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I'll attempt to answer your question directly -- no. You have specified a plague collapse with no other factors, and I do not think that any civilization has experienced such an absence of other factors.

I suppose you could call the Easter Island people a civilization, and argue that the lack of resources may have brought about a plague, depending upon definitions, but at any rate, I don't think that's what you're talking about. I understand you to mean a thriving civilization otherwise not limited by (say) small island existence or a snowbound dependence upon restricted food sources; Carthage, Rome, Babylon, Mayans, and so forth.

And I don't believe that any of them, plagued or not, have ever been sufficiently isolated that the event of a devastating plague would not invite other factors (civilized or barbarian) to come take what's left and kick the civilization over the edge.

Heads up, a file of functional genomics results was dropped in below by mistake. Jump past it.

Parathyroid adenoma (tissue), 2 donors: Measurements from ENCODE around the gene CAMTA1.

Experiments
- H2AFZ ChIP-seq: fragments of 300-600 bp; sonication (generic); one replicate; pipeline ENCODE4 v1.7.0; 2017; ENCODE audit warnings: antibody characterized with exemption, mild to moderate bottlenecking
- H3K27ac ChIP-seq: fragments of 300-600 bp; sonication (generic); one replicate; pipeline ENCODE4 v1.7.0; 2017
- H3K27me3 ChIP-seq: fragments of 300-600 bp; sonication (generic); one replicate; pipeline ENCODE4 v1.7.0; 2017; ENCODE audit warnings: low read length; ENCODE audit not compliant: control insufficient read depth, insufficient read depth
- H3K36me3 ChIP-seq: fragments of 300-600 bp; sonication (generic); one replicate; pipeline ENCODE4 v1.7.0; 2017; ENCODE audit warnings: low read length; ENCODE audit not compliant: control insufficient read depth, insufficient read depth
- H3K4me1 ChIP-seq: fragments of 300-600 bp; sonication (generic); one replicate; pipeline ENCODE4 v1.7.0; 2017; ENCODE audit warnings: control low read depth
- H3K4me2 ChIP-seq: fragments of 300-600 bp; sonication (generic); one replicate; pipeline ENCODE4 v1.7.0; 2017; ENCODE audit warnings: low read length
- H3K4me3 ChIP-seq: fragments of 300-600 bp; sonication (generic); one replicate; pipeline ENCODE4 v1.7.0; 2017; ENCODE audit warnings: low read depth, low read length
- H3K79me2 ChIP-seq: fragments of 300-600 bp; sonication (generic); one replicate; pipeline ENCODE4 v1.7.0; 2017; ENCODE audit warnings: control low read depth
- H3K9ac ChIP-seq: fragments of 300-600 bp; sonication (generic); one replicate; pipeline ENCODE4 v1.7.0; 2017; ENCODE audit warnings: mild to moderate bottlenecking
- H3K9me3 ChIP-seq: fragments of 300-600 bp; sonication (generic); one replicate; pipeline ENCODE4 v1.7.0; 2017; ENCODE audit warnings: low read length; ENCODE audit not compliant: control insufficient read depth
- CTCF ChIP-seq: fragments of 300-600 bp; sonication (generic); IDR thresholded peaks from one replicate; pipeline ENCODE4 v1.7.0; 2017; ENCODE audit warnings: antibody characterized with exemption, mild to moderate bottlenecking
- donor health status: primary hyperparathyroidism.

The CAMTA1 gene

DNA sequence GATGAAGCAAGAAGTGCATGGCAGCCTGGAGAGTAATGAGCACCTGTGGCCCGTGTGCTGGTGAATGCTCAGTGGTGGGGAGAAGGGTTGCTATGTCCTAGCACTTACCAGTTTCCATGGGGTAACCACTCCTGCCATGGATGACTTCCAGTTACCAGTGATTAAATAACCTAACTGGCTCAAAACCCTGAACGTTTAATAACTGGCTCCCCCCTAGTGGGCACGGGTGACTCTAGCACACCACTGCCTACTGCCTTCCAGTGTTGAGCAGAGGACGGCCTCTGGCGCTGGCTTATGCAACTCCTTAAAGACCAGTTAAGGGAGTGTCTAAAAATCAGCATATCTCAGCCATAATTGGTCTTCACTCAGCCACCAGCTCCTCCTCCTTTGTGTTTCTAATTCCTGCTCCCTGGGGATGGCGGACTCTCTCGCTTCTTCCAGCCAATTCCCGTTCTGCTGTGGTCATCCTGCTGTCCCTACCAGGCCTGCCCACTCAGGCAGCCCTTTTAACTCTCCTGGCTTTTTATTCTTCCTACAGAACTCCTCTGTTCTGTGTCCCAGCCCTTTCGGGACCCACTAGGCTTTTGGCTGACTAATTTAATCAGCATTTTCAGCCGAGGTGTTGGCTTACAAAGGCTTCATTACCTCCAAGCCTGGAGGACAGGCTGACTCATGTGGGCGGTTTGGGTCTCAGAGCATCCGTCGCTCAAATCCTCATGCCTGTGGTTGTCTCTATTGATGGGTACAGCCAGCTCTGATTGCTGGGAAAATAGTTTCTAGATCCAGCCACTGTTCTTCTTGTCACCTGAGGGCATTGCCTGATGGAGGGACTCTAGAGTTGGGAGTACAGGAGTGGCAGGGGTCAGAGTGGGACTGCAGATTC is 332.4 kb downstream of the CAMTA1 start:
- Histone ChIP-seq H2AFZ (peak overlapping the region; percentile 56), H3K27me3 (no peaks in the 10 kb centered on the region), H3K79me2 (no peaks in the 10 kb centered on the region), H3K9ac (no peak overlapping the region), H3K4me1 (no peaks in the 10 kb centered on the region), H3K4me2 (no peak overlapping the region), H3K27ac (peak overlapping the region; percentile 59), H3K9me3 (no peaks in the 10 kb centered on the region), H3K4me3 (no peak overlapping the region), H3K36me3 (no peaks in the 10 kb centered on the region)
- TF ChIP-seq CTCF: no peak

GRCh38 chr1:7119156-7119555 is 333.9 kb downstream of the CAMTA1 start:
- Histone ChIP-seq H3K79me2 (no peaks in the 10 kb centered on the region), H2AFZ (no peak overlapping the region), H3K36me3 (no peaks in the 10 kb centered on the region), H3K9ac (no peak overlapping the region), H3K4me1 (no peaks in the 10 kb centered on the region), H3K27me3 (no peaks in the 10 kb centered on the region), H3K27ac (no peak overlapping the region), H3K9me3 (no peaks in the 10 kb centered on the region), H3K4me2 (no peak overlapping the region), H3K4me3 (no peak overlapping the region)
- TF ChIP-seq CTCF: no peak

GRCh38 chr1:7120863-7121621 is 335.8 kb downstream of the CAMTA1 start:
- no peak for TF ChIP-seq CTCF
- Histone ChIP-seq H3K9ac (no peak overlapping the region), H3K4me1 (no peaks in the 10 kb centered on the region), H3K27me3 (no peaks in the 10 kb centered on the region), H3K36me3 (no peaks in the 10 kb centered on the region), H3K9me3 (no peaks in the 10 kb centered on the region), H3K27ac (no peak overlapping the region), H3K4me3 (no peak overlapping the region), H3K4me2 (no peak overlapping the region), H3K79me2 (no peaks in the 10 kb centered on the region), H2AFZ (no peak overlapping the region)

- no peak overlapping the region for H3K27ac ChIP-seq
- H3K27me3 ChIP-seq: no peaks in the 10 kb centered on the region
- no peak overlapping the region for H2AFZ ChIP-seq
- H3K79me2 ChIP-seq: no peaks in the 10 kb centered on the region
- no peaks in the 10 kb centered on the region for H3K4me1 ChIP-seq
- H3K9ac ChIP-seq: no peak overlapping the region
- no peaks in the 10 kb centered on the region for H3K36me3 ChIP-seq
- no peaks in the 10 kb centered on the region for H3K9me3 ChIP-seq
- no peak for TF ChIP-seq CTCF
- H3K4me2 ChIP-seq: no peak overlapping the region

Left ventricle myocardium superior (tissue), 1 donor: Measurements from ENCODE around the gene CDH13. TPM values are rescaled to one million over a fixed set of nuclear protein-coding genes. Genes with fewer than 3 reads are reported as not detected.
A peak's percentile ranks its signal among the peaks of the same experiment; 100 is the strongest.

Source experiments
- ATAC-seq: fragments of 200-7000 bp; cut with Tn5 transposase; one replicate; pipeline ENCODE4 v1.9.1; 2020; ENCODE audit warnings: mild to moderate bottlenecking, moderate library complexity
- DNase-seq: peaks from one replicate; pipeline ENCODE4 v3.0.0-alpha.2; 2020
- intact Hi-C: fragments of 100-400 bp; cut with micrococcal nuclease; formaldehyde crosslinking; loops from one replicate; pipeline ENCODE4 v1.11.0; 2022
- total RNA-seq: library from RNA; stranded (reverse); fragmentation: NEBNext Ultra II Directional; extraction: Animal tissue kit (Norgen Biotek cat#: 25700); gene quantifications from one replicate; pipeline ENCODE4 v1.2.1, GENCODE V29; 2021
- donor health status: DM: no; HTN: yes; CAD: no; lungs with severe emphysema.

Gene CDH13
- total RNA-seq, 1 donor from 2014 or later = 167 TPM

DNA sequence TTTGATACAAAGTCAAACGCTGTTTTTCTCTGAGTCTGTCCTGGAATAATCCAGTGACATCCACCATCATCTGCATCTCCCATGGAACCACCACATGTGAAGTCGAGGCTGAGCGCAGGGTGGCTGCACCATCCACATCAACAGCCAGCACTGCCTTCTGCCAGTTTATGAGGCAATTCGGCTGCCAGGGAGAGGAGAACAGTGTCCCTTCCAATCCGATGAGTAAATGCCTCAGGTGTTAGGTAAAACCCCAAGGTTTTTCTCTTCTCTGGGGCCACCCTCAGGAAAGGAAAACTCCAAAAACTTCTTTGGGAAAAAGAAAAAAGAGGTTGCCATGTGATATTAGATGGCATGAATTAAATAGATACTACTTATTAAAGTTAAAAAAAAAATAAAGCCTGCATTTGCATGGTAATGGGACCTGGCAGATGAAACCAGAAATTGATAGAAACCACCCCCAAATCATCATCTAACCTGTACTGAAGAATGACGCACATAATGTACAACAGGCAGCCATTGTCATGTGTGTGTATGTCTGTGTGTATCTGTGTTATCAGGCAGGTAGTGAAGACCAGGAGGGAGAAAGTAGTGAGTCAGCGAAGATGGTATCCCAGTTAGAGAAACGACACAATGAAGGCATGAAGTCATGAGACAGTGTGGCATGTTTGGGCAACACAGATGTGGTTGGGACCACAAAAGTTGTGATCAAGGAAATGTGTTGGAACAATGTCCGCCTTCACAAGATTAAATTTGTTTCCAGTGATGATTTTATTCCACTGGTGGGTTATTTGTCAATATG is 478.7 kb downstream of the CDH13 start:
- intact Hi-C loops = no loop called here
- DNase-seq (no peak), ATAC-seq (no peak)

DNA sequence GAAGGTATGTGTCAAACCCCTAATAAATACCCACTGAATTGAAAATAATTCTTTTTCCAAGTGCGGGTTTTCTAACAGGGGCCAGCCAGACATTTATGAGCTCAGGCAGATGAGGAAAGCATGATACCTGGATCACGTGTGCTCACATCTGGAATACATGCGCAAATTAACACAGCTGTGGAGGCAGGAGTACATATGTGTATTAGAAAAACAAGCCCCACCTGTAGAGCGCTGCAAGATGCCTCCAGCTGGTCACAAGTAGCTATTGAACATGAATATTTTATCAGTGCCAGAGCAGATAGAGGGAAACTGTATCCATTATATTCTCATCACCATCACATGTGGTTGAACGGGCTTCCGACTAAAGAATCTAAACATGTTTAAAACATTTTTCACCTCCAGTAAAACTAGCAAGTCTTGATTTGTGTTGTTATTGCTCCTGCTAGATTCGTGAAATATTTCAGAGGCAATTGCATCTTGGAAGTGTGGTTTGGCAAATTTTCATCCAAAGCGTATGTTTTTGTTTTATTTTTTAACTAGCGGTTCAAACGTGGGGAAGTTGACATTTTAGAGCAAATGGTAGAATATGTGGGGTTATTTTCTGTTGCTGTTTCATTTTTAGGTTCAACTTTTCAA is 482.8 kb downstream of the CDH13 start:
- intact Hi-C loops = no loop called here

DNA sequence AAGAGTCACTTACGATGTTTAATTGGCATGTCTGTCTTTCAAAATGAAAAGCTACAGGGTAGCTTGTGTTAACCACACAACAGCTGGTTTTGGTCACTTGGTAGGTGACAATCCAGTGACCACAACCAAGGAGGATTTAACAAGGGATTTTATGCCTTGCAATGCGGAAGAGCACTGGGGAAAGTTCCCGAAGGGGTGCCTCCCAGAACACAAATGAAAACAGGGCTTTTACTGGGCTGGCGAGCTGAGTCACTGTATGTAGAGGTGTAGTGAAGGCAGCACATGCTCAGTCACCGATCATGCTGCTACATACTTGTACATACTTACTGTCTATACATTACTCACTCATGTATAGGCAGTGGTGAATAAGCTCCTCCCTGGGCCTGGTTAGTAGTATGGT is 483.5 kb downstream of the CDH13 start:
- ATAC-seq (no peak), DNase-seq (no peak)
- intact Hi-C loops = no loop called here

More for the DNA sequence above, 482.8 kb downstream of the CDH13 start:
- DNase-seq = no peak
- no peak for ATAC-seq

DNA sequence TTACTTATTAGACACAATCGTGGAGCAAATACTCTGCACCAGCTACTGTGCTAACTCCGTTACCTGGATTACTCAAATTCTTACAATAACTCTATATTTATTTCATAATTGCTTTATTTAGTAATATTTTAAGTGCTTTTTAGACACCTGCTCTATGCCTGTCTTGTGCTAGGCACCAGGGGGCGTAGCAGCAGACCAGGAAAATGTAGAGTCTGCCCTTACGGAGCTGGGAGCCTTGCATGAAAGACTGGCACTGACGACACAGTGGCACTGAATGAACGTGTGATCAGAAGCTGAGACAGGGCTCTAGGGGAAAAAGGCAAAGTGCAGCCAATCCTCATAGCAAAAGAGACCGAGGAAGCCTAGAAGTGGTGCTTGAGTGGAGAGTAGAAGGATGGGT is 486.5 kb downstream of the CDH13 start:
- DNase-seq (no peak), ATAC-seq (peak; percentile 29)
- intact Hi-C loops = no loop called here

• Sure it happened. It happened to that one civilization that no one has ever heard of because a plague killed them all. ;) – K. Alan Bates Apr 26 '16 at 12:50
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When Europeans discovered Americas they also imported plagues. These plagues were one factor of the collapse of the pre-columbian cultures.

http://www.examiner.com/article/apocalypic-mysterious-plague-killed-millions-of-native-americans-the-1500s :

The deaths of somewhere between 40 and 100 million people during a relatively short span of time was not caused by just one disease, but several. Many references assume that the near extinction of the population was caused by European diseases for which the people of the Americas had no immunity. [...] In several regions, these diseases completely annihilated entire ethnic groups[...]